The upper carriage assembly 16 is connected to the lower blade holder assembly 18 by a dovetail shaped guide key 38 which is selectively removable from the upper carriage assembly 16 by a locking pin 40. The pin 40 has a handle 42 which permits it to be rotated 90 degrees so that the pin may be removed thus permitting removal of the guide key 38. The guide key 38 may be milled to provide various cant angles for the blade 20, and includes a dovetail shaped bar 21 which forms a slidable connecting link between the upper carriage assembly 16 and the lower blade holder assembly 18. Milling the bar 21 to differing tolerances along its sides provides variations in the cant angle of the blade because the lower blade holder assembly 18 includes a dovetail shaped guide channel 44 (refer to FIG. 12) which snugly engages the dovetail bar 21. In addition, the weight of the lower blade holder assembly is borne by the outwardly flaring portions of the bar 21, thus forming the major structural connection between the upper carriage assembly 16 and the lower blade holder assembly 18. An added feature of this construction is that the blade holder assembly 18 may be reversed relative to the upper carriage assembly 16 by merely sliding the blade holder assembly 16 off of the bar 21, rotating it 180 degrees, and sliding it back on thus permitting either right-hand or left-hand orientation.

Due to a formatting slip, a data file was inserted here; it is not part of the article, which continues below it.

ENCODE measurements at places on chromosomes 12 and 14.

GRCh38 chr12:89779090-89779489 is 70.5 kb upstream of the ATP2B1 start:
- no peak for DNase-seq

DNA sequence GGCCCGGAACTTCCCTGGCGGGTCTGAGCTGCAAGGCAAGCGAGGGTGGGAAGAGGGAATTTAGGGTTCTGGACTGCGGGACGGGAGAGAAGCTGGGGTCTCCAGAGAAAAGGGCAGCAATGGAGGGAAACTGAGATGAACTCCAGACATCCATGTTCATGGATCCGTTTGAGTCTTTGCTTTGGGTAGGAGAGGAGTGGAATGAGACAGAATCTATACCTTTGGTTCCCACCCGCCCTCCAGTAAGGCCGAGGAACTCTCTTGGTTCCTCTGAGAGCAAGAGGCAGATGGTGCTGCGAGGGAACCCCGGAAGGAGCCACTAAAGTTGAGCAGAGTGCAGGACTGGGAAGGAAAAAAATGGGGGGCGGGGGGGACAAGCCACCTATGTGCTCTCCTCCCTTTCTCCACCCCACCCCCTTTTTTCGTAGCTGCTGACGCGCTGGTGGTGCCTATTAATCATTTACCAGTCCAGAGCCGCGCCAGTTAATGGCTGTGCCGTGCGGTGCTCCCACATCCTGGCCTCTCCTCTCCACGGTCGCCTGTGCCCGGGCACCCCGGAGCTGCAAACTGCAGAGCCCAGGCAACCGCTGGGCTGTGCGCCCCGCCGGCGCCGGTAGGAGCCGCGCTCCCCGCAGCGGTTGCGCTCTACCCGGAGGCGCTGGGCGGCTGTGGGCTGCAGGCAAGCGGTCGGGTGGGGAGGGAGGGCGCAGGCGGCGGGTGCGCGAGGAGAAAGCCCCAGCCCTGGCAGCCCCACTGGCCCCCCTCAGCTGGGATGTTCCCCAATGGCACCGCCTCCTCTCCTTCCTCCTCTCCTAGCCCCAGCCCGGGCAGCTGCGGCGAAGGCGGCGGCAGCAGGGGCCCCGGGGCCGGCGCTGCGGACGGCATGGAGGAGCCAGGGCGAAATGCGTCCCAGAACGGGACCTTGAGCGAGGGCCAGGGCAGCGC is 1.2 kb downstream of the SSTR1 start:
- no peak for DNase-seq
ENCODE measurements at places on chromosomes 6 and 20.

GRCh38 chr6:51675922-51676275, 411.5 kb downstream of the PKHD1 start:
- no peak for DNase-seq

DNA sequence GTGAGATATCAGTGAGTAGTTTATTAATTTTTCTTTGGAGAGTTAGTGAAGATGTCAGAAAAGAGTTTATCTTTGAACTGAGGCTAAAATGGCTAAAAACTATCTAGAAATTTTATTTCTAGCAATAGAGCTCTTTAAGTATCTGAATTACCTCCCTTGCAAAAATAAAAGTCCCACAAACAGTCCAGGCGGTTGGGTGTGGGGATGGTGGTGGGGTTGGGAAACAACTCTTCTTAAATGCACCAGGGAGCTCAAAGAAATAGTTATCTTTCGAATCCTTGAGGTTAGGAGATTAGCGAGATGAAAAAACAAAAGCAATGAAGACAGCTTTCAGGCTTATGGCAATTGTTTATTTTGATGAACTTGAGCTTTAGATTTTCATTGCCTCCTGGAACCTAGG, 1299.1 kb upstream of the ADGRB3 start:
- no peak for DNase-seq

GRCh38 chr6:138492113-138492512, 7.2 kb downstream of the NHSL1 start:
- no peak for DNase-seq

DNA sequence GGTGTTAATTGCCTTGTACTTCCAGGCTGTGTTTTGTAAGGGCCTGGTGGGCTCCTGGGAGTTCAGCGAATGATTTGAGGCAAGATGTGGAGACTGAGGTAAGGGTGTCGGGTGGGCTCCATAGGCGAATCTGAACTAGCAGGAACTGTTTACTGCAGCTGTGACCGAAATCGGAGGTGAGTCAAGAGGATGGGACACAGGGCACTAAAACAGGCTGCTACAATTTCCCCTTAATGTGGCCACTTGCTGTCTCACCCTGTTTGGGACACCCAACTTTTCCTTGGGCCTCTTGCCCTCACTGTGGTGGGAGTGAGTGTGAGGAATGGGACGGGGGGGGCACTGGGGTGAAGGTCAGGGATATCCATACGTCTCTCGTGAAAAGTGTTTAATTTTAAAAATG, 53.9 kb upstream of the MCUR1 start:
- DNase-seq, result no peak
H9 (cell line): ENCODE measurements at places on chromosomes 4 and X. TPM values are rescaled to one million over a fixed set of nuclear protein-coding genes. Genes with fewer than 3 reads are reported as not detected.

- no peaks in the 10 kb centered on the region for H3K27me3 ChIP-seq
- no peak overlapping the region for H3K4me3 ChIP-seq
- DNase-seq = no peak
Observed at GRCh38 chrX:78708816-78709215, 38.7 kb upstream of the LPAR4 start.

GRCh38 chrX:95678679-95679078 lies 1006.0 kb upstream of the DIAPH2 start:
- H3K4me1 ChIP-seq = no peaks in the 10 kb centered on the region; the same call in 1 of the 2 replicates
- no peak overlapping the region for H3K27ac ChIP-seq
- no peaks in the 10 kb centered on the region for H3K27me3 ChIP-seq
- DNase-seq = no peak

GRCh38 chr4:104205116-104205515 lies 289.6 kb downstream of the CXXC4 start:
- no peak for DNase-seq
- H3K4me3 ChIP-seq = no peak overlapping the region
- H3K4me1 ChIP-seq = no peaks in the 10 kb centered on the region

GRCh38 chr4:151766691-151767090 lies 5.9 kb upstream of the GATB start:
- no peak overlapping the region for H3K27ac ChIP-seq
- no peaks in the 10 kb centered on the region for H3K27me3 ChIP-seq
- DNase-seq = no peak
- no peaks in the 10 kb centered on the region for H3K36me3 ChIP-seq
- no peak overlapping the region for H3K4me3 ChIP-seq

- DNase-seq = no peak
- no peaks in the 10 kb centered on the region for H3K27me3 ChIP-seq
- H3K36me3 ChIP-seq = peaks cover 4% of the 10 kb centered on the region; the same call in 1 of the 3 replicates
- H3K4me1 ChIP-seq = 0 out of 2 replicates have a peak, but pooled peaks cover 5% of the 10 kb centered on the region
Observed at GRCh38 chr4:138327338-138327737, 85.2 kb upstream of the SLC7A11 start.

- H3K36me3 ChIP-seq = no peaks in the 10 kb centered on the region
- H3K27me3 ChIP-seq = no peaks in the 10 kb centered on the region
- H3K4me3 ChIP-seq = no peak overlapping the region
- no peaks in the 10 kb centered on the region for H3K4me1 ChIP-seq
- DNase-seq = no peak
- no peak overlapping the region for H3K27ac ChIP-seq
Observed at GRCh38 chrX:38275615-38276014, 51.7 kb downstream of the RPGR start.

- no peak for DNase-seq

The lower blade holder assembly 18 is raised or lowered by a reciprocating shaft as will be explained below. The stroke of the shaft is adjusted by a stroke stop nut 46 in conjunction with a locking nut 48. Both the stop nut 46 and the locking nut 48 are threadingly mounted on stroke stop rod 50.

A rotary control knob 52 provides mode control for the pneumatic systems which power the locking of the upper carriage assembly 16 to the transverse bar 14, the lowering of the blade holder assembly 18 towards the lower knife 22, and the shifting of the rotary blade 20 laterally towards the lower knife 22. These functions are also explained in more detail below.